Dr. Eric McLamore
Eric McLamore is an associate professor with a focus on biosensors. McLamore describes a biosensor as a device that uses some part of an organism to generate a useful measuring or monitoring signal. He cites a classic example, the canary in the coal mine, which miners carried with them to detect toxic gases. Of course, most modern biosensors do not engage an entire animal. Modern biosensor specialists are more likely to use a single component of an organism -- biochemicals for instance -- and exploit their specific properties. And in contrast to the canary, which can only give qualitative messages about whether a toxic gas is present, the kind of biosensors that McLamore and his colleagues strive to create give quantitative signals that can tell exactly how much of a substance is present.
Most biosensors are on the cutting edge of technology, and yet the idea has been around for over a century. The result is that a lot of research has been done and a lot of tools are available. McLamore says that, in many cases, an off-the-shelf approach is not possible because solving complex problems means finding the right combination of tools for a specific application. Developing new biosensor technologies is only one part of McLamore's work. McLamore's goal is not just to be the engineer who makes the right biosensor, he wants to tackle problems in his scientific domains of interest -- agriculture, the environment, and medicine -- and solve those problems.
In the agricultural area, McLamore is interested in developing biosensors that monitor physiological transport in plants. He says that biosensor technology can be used to understand the physiology of any plant, but it is especially interesting in the study of genetically modified (GMO) plants and diseases such as pathogen infection. McLamore's non-invasive biosensors do not interfere with the plant's physiology and are simply "silent observers."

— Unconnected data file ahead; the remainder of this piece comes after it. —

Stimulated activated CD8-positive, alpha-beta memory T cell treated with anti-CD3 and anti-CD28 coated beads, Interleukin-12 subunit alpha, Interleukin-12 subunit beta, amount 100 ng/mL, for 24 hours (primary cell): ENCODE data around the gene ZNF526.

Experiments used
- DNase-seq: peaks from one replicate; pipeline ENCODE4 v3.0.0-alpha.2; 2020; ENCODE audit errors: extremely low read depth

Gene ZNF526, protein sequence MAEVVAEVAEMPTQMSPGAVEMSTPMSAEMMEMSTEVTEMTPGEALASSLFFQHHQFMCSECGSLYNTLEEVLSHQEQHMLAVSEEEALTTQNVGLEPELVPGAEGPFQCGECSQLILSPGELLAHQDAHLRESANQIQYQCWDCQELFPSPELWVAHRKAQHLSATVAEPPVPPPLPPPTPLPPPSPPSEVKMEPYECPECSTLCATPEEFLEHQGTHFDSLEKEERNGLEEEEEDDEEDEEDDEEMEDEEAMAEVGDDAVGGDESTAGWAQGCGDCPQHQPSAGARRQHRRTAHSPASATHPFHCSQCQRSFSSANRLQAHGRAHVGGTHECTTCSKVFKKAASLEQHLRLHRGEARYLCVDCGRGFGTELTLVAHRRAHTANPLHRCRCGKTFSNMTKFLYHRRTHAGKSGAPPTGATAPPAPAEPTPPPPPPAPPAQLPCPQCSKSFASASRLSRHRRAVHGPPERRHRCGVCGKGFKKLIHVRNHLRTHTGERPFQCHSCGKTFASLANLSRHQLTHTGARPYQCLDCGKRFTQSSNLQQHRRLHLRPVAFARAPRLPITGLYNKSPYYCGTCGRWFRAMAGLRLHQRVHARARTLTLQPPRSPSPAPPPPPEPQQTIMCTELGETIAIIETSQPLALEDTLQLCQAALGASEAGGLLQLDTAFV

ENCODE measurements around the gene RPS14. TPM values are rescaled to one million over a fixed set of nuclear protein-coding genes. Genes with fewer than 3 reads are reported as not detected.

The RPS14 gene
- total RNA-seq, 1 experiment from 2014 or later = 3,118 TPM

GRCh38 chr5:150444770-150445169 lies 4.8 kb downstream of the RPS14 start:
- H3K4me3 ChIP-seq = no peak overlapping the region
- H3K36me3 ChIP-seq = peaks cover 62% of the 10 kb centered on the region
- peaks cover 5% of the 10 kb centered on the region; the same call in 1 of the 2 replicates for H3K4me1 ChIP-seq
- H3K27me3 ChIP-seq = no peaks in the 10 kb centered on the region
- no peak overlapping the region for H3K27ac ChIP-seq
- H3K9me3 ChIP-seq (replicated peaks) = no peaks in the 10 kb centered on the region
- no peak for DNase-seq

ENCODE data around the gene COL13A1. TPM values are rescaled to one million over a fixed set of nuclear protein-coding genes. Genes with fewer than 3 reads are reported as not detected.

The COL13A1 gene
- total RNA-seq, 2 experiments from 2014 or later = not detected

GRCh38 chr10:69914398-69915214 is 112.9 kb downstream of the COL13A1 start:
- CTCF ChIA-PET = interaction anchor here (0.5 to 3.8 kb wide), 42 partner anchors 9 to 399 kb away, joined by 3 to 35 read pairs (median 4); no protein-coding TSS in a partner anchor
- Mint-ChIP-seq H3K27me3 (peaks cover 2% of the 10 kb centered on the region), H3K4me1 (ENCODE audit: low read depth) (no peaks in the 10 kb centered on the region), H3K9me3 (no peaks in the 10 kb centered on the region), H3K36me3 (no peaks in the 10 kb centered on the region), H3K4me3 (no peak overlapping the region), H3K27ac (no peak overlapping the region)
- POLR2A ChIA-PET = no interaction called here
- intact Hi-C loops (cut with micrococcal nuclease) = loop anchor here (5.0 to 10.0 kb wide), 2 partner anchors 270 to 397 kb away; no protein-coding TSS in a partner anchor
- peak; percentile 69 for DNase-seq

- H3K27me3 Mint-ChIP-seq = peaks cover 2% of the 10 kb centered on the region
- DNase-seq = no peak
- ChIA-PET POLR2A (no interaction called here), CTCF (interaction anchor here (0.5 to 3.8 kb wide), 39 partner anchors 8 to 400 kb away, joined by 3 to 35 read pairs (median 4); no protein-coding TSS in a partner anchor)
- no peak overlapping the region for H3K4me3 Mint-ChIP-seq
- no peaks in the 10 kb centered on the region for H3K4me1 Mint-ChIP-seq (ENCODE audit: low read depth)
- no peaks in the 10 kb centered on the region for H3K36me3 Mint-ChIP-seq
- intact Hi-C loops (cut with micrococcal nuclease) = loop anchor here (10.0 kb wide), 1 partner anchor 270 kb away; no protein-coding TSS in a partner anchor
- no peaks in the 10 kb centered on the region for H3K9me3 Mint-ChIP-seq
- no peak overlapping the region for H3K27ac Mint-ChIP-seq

In the environmental area, McLamore discusses the use of biofilms, which are films created by bacteria and other one-celled organisms on various surfaces. A common example of a biofilm is the plaque that people are constantly reminded to remove from their teeth. McLamore uses biosensors to understand the cells in a biofilm, both for improving engineered biofilm systems and for turning the biofilm itself into a monitoring device with sensitivity to environmental toxins or disease agents.
In a biomedical application, McLamore describes a dramatic application of biosensors in epilepsy. Over two million Americans suffer from epilepsy. Despite medication, some are at risk for a sudden attack of convulsions that leaves them temporarily helpless and can require hours or days of recovery. McLamore has worked on a biosensor that employs an enzyme and carbon nanotubes which can detect changes in neuron activity. Because the device works in real time, it could potentially give a patient a warning of oncoming seizure and provide an opportunity to find a safe position or take measures to prevent the seizure.
- ABE 4043C: Senior Design II
- ABE 4033/5038: Fundamentals and Applications of Biosensors
- ABE 4935/5936: Writing Grant Proposals
- Sensor and biosensor fabrication
- Biomacromolecule-nanoparticle interactions
- Cell/tissue physiology
- Field sampling and in situ analysis